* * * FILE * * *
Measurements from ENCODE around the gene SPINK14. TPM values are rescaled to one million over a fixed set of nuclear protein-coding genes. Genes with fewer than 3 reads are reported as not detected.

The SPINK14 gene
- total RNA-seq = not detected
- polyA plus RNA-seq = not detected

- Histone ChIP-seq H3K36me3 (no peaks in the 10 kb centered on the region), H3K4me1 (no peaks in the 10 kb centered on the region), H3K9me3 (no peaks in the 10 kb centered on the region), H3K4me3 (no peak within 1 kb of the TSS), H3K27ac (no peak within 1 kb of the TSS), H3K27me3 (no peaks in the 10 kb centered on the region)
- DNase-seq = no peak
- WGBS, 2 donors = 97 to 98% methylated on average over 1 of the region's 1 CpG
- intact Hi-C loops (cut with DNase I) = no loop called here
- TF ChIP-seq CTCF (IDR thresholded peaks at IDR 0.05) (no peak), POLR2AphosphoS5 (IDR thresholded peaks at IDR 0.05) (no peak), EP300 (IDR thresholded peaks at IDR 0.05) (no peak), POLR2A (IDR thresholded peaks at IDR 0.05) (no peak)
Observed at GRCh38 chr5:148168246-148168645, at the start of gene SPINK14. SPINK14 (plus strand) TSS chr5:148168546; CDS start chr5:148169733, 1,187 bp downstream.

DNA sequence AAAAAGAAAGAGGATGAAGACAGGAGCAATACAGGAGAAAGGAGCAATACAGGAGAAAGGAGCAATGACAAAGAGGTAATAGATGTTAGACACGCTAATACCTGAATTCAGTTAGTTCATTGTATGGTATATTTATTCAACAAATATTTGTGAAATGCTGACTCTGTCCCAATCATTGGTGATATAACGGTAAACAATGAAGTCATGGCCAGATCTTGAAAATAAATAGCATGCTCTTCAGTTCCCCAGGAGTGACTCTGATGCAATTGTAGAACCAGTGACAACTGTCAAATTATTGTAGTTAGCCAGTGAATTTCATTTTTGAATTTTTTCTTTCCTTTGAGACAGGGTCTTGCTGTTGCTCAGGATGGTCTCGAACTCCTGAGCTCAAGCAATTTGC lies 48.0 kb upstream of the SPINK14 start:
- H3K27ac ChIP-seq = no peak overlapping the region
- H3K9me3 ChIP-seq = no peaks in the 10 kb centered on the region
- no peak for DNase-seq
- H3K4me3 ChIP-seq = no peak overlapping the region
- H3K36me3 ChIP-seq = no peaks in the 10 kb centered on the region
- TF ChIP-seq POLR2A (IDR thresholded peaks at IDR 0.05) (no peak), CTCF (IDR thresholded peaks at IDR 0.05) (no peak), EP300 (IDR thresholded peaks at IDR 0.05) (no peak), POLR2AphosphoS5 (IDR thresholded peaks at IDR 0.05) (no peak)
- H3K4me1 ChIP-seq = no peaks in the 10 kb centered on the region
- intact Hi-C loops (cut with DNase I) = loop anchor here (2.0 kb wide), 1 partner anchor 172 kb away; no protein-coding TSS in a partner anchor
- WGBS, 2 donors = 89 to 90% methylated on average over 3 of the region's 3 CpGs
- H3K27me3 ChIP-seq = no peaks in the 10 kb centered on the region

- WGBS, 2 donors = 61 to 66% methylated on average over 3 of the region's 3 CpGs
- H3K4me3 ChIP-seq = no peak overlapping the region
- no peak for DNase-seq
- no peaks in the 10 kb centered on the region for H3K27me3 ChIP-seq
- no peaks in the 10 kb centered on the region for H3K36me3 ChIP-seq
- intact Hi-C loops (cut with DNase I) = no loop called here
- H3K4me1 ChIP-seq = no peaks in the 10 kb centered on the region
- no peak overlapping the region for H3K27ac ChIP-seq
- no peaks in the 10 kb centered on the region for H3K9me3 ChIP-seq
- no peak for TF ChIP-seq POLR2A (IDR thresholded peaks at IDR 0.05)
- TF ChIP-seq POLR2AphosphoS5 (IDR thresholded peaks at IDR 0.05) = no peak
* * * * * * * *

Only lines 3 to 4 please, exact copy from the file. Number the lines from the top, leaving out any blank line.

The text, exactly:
- total RNA-seq = not detected
- polyA plus RNA-seq = not detected